Contrast-medium–enhanced axial and coronal computed tomographic images of the abdomen. A and B, In a healthy subject, the main and proximal right and left portal veins are well perfused (arrows). C and D, In a patient with portomesenteric venous thrombosis after laparoscopic gastric bypass, there is a lack of enhancement in the main and right portal veins (arrowheads) due to thrombosis. A normal stomach (asterisk in A and B) and the gastric pouch with staples (asterisk in D) can be seen under the left liver lobe.
James AW, Rabl C, Westphalen AC, Fogarty PF, Posselt AM, Campos GM. Portomesenteric Venous Thrombosis After Laparoscopic SurgeryA Systematic Literature Review. Arch Surg. 2009;144(6):520-526. doi:10.1001/archsurg.2009.81
Copyright 2009 American Medical Association. All Rights Reserved. Applicable FARS/DFARS Restrictions Apply to Government Use.2009
Portomesenteric venous thrombosis (PVT) is an uncommon but potentially lethal condition reported after several laparoscopic procedures. Its presentation, treatment, and outcomes remain poorly understood, and possible etiologic factors include venous stasis from increased intra-abdominal pressure, intraoperative manipulation, or damage to the splanchnic endothelium and systemic thrombophilic states.
Systematic literature review.
We summarized the clinical presentation and outcomes of PVT after laparoscopic surgery other than splenectomy in 18 subjects and reviewed the treatment strategies.
Main Outcome Measures
Systematic review of the literature on PVT after laparoscopic procedures other than splenectomy.
Eighteen cases of PVT following laparoscopic procedures were identified after Roux-en-Y gastric bypass (n = 7), Nissen fundoplication (n = 5), partial colectomy (n = 3), cholecystectomy (n = 2), and appendectomy (n = 1). The mean patient age was 42 years (age range, 20-74 years). Systemic predispositions toward venous thrombosis were identified in 11 patients. Clinical symptoms consisted primarily of abdominal pain manifested, on average, 14 days (range, 3-42 days) after surgery. Thrombus location varied, but 8 patients had a combination of portal and superior mesenteric venous thrombosis. Sixteen patients were treated with anticoagulation therapy. Ten patients underwent major interventions, including exploratory laparotomy in 6 patients and thrombolytic therapy in 4 patients. Six patients had complications, and 2 patients died.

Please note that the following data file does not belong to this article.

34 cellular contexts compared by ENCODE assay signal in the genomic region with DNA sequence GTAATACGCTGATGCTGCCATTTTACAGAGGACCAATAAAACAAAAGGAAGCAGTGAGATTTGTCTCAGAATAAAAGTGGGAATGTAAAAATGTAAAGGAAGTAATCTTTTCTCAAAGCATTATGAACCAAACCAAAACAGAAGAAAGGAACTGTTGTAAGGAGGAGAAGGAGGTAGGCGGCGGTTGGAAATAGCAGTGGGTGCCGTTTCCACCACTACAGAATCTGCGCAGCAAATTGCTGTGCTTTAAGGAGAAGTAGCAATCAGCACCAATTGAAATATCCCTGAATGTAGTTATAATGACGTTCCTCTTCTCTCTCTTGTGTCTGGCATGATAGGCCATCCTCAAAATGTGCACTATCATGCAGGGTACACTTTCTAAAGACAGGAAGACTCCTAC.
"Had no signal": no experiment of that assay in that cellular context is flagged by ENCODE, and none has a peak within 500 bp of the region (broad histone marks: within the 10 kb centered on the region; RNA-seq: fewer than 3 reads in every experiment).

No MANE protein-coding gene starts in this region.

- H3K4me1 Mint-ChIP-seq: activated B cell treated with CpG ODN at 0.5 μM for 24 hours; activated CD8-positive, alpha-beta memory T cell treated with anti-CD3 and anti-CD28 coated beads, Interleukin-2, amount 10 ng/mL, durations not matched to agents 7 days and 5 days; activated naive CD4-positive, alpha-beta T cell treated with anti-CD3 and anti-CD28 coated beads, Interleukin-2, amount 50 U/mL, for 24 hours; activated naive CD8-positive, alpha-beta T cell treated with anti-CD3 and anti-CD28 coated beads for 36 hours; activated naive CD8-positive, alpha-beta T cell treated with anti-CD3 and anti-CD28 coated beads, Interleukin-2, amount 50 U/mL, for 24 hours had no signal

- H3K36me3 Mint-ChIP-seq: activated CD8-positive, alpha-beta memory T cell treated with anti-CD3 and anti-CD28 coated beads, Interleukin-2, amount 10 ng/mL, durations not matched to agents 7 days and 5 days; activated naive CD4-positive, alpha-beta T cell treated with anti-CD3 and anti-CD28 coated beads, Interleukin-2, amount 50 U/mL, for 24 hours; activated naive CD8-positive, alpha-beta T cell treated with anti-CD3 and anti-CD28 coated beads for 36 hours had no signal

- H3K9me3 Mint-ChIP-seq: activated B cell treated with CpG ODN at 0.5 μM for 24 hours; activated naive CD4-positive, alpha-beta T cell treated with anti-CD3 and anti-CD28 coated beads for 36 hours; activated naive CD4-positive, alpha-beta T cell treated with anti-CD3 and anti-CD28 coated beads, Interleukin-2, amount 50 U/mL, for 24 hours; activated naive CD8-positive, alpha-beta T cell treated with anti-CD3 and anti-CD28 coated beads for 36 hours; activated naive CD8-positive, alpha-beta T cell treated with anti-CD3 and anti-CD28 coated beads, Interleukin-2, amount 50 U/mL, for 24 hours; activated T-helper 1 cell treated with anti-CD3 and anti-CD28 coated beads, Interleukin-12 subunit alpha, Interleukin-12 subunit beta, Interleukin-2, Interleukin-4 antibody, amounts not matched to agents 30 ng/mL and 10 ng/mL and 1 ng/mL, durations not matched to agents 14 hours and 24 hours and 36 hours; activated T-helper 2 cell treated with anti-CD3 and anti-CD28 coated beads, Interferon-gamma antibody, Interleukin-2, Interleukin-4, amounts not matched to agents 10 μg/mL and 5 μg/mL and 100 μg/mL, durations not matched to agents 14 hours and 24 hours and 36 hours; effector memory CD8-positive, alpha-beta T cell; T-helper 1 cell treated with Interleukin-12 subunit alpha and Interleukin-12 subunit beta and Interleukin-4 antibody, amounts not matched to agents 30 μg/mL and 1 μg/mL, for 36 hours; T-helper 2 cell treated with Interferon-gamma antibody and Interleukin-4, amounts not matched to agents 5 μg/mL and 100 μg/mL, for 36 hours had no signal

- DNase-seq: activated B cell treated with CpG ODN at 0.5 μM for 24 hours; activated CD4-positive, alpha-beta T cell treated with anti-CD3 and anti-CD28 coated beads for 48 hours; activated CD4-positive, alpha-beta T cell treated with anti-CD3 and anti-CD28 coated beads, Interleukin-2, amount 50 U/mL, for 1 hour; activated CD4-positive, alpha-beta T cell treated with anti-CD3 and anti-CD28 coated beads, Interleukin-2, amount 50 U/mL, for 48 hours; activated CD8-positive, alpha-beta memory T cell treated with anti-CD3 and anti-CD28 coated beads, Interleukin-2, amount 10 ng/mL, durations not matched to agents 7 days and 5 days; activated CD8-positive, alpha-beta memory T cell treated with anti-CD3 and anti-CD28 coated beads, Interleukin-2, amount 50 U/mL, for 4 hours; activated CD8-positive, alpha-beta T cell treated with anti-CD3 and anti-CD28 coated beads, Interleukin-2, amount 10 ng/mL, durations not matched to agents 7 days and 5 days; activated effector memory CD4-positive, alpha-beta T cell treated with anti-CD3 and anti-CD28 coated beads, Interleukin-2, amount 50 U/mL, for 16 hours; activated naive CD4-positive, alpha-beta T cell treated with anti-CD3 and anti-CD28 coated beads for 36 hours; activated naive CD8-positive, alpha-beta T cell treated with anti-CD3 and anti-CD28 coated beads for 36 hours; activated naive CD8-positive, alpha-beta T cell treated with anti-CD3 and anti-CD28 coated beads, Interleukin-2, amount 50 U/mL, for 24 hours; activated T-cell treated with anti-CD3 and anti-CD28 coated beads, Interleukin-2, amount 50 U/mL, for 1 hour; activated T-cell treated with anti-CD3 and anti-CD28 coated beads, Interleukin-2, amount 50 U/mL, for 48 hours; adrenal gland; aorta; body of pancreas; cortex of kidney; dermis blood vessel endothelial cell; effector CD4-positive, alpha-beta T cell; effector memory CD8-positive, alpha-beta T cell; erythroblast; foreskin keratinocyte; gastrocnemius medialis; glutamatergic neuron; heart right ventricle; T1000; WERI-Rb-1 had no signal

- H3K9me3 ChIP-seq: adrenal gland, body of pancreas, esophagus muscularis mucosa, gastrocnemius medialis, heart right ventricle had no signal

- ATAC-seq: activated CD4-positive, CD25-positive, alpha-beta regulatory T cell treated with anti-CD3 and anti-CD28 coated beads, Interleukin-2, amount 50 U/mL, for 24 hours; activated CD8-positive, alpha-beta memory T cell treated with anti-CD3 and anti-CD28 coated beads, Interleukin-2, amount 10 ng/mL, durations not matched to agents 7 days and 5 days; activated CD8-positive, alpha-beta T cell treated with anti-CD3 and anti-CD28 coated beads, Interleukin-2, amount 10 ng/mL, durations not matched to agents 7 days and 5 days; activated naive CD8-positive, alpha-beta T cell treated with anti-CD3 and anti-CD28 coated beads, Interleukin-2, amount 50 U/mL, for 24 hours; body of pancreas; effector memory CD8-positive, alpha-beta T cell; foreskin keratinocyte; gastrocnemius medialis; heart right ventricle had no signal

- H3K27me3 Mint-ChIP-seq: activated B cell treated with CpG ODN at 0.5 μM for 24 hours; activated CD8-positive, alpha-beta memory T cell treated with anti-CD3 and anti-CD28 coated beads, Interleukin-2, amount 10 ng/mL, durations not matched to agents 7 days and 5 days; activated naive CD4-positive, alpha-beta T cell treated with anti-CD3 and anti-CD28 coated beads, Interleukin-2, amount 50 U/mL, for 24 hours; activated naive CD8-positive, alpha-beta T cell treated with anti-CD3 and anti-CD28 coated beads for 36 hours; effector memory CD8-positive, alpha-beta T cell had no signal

Portomesenteric venous thrombosis following laparoscopic surgery usually manifests as nonspecific abdominal pain. Computed tomography can readily provide the diagnosis and demonstrate the extent of the disease. Treatment should be individualized based on the extent of thrombosis and the presence of bowel ischemia but should include anticoagulation therapy. Venous stasis from increased intra-abdominal pressure, intraoperative manipulation of splanchnic vasculature, and systemic thrombophilic states likely converges to produce this potentially lethal condition.
Portomesenteric venous thrombosis (PVT) is an uncommon, potentially lethal condition accounting for 5% to 15% of all mesenteric ischemic events.1 Portomesenteric venous thrombosis includes a wide spectrum of clinical presentations ranging from incidental findings in an asymptomatic patient to life-threatening bowel infarction, and most of what is known about acute PVT derives from patients who did not undergo laparoscopic surgery. The etiologic factors of PVT are numerous and can be divided into local and systemic factors. Local predisposing factors to PVT include abdominal malignant neoplasm, trauma to the portal venous system, abdominal inflammatory diseases (eg, pancreatitis, appendicitis, diverticulitis, and inflammatory bowel disease), and factors that decrease portal blood flow such as ascites due to cirrhosis2- 9 or the pressure created by pneumoperitoneum during laparoscopic procedures.10- 12 Systemic predisposing factors include inherited thrombophilias (eg, antithrombin III deficiency, protein C and S deficiencies, factor V Leiden deficiency, G20210A prothrombin mutation, and hyperhomocysteinemia) and various acquired prothrombotic states (including sepsis, pregnancy, oral contraceptive use, malignant neoplasm, myeloproliferative disorders, and others).4,13- 20 Portomesenteric venous thrombosis has been previously described after procedures that involve ligation of major portal tributaries, such as splenectomy or other surgical procedures involving the portal venous system (including liver transplantation and shunts for portal hypertension, among others)21- 26 but rarely after surgical procedures without injury to the portal system. Portomesenteric venous thrombosis after various laparoscopic operations without injury to the portal venous system has been described in case reports since 1991.27 The dissemination of the use of laparoscopic surgery and the greater availability of modern diagnostic imaging methods likely contribute to the observation of this possible complication. Laparoscopic approaches compare favorably with open surgery for treating most gastrointestinal tract conditions because they provide similar outcomes and offer lower complication rates, less postoperative pain, and faster recovery.28,29 However, the greater number of laparoscopic procedures performed has resulted in more complications specific to laparoscopic surgery, including complications associated with trocar insertion or pneumoperitoneum30,31 and likely the rare but potentially lethal complication described herein.